I don’t do many consumer related blog posts at PB. This one, however, is quite positive compared to what you may be used to. [cough… Tim … cough … AT&T…]

I recently purchased a 2010 Toyota Prius. I’ve wanted one since they came out but always had some kind of new minivan for transport of the b?b? kids that required a decent payment and was never in the position to get rid of my so-called beater car.

Until now. The story of how I came to need a new car despite having just purchased a new minivan for chillin’ transport is indeed a funny one. My latest beater was a ’95 Toyota Camry. It was a decent car. Did the job. Nothing fancy. It began to have those nagging issues any 10 year old plus car does. The last episode was a suspension issue what would literally cause the car to “turn” in an unexpected way. Very disconcerting when you are traveling at 50mph on a freeway entrance ramp trying to merge into traffic. It got bad enough my wife wouldn’t drive it with kids along.

The final straw problem was a sunroof that had a mind of it’s own. This winter one day wife calls me in hysterics. At first I thought they were the “something bad just happened” type of hysterics, but quickly realized she was LOL. “The sunroof just opened driving down the road and it WON’T CLOSE!” she said. It’s December. She got it home and I figured out some voodoo combination of button pressing that got it closed. All good.

The very next day I take it to Cleveland and it does the very same thing. Only this time no amount of voodoo button pressing will make it closed. Nothing. Zip. Zilch. Nada. Long story short I drive 2 hours in the freezing Ohio winter with my sunroof down.

I’m done. Next day car shopping.

Obviously the first thought was a Prius, having wanted one forever. It also happened to be a great time to wheel and deal for one. Toyota dealerships were freaking out over the recall over-hyped madness. Which meant I got a Prius for $3-4,000 less than I otherwise would.

The car is great. Everything I would have imagined having wanted one. The very first tank of gas I averaged 48.9 miles per gallon. Astonishing. That’s easily more than double any other car I’ve ever owned. I’ve averaged right around the 48 mpg mark ever since. I was surprised initially to learn that the gas tank only held 10 gallons. Two five gallon containers. You notice that when gas is $2.50 and it only costs you $25 to fill the thing up. Yet you drive what seems like forever on that amount.

One of the first things I noticed about the car is that it completely changed my driving habits. I was a total red light to red light flat out heavy braking driver. Tim would say I’m scary to ride with. LOL. Right away the feedback the car gave me in it’s heads up display changed that. I was so focused on keeping the little indicator in the “Eco” range and squeezing the absolute most out of my MPG that I did not notice I became a calmer – and better – driver. Probably safer too. It almost helped to slow my life down a bit. It’s a conservation versus consumption mindset.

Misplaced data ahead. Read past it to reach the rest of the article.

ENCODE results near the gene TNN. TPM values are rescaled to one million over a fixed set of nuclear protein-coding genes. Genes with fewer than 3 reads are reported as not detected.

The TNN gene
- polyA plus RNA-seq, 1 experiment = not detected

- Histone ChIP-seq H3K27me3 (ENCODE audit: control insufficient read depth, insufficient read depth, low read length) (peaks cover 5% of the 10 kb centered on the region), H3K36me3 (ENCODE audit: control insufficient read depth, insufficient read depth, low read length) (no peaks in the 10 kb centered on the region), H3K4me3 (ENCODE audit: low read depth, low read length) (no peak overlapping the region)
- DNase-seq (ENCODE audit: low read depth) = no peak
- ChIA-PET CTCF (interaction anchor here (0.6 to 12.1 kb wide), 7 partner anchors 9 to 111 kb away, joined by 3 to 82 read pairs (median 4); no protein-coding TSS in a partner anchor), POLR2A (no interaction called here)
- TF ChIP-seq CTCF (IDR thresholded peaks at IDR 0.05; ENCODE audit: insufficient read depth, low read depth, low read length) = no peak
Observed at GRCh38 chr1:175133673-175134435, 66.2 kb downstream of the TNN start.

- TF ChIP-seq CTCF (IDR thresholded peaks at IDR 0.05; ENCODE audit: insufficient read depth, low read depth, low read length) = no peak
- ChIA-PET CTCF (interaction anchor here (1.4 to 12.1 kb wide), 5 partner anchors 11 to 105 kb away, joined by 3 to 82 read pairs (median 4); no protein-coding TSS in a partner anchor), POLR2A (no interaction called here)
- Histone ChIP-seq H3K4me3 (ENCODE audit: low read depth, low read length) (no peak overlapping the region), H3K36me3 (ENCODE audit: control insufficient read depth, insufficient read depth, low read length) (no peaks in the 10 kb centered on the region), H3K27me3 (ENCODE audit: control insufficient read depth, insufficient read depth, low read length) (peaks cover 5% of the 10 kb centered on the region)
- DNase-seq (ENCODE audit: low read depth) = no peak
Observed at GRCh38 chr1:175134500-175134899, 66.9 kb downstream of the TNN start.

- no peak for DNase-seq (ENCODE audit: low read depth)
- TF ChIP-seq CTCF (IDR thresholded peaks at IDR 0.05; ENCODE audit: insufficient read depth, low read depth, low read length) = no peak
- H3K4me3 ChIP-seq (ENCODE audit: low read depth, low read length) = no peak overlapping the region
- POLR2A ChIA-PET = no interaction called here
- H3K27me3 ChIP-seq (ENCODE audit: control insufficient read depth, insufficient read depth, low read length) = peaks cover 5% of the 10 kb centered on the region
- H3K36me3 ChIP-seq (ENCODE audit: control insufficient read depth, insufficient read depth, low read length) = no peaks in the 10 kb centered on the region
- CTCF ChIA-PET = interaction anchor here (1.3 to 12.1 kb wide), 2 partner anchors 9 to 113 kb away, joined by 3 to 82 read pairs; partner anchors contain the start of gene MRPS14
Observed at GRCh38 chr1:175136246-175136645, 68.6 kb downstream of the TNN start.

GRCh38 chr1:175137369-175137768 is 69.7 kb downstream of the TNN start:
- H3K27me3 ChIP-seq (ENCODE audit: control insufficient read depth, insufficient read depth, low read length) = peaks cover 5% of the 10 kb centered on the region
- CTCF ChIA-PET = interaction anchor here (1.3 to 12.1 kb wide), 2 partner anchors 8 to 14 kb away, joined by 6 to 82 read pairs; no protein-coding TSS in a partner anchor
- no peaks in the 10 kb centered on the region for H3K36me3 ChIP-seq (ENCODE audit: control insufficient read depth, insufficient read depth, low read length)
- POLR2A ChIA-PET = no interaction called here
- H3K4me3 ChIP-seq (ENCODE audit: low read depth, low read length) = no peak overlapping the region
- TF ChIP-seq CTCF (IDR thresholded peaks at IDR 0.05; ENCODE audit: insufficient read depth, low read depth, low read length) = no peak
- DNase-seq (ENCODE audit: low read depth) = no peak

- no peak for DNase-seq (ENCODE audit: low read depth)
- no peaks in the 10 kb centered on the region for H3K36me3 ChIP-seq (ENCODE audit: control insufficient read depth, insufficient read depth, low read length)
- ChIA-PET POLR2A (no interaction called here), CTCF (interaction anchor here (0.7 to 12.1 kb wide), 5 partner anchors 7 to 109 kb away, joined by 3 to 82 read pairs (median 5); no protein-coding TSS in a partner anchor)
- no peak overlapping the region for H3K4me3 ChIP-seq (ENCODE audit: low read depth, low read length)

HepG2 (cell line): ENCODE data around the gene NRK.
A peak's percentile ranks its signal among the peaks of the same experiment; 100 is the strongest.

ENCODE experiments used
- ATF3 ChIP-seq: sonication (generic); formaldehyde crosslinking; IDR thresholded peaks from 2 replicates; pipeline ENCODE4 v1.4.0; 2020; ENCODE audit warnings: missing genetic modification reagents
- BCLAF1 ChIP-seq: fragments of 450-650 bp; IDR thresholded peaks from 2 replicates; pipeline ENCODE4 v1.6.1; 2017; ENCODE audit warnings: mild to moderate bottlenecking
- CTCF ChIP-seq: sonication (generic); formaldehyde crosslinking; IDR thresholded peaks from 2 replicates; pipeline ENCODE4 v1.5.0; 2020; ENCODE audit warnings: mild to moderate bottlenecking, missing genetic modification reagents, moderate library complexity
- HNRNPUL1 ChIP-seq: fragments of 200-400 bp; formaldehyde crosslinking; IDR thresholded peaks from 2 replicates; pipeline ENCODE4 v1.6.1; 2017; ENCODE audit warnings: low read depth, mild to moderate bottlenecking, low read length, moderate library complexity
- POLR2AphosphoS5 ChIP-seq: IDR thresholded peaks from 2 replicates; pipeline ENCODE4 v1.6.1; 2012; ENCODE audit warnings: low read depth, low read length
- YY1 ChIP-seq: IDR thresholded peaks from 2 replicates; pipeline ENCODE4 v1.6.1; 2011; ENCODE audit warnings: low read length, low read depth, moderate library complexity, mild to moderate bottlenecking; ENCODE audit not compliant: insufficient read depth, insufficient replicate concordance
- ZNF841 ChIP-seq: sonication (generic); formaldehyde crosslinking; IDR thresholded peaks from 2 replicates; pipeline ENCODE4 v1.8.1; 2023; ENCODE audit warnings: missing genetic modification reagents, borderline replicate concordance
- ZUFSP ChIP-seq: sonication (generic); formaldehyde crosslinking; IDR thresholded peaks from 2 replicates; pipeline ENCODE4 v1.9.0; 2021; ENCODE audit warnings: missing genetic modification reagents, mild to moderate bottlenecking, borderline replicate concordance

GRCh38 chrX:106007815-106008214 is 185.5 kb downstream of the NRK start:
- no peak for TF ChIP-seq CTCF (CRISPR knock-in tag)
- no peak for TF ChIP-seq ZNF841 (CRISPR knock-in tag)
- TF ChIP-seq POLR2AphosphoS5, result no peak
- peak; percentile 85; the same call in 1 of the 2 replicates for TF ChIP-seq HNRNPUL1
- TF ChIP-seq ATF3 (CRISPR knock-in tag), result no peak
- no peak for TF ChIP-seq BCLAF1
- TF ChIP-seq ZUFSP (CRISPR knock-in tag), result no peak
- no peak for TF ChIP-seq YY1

There are surely political reasons that I like having it. It makes a statement about my values. It’s a personal way to do my individual part to lessen our dependence on foreign oil (or any kind of oil). Another big reason – and possibly more important – is that the financial implications for my family are entirely positive. We only take the minivan when we need to transport all 5 of us. If it is less than that (especially when it’s just one) we take the Prius. Hell, I can in my neighborhood even switch the thing to EV mode and run it like a golf cart at about 10 mph. Zero gas usage.

It is weird getting used to a car that makes almost no noise, shuts off at red lights, and starts with a power button. There is nothing weird about using as little fuel as possible when driving and spending as little money as possible on that fuel.

I give the Prius 5 out of 5 stars.

PS – No, it doesn’t accelerate other than the times I press the pedal on the right. 😉

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  • mvirenicus

    entertaining and informative read. my personal vehicle is a flexfuel taurus in which i put nothing but E85, but there are downsides to that option too, both financial and environmental. i've thought of buying a prius, but our goal is now to get our arses to minneapolis where we will live in a neighborhood where we can walk to the co-op grocery store, co-op restaurant and mom-and-pop coffee shop to hang out with the twin cities hipsters without any need for a motor vehicle, period. glad you're happy with your prius and wish you much joy in adapting to its features. nice purchase.